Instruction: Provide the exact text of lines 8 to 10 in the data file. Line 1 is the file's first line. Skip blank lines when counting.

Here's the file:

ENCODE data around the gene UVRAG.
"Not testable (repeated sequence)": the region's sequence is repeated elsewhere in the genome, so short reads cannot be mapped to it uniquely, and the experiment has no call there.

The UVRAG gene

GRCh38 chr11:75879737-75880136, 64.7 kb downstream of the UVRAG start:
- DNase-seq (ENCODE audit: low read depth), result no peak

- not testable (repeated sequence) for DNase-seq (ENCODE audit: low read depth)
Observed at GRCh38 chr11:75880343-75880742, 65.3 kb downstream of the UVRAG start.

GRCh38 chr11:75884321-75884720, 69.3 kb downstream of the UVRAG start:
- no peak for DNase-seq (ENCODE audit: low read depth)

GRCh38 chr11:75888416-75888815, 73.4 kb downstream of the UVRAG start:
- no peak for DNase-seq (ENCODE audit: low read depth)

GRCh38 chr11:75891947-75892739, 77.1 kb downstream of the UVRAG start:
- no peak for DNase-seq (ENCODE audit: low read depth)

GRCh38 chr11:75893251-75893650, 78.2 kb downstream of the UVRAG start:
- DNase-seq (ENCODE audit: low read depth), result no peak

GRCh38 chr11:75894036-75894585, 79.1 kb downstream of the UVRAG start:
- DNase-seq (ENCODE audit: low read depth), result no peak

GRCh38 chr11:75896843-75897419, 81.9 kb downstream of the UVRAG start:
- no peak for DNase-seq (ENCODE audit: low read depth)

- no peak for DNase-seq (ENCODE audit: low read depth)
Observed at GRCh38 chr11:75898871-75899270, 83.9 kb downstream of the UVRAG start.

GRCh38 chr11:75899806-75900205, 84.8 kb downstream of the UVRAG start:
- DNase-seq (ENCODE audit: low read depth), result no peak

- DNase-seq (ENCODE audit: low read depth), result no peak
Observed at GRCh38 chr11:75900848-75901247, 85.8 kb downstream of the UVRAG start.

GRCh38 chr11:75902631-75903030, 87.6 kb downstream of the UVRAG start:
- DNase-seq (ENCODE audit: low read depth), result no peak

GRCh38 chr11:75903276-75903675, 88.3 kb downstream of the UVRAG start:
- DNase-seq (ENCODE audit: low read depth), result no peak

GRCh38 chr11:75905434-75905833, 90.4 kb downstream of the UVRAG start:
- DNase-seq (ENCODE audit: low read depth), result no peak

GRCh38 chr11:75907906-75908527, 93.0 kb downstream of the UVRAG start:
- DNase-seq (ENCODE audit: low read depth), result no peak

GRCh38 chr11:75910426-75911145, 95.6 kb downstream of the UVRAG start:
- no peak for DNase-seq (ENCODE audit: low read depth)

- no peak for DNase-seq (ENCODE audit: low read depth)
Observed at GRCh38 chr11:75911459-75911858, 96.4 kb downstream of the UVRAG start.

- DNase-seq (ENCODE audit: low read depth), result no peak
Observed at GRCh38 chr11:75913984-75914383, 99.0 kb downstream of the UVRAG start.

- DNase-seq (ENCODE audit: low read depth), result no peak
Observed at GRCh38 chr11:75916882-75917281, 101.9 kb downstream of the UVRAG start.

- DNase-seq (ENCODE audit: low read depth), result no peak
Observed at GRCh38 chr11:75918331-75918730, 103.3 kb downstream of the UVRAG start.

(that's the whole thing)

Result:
GRCh38 chr11:75884321-75884720, 69.3 kb downstream of the UVRAG start:
- no peak for DNase-seq (ENCODE audit: low read depth)

GRCh38 chr11:75888416-75888815, 73.4 kb downstream of the UVRAG start: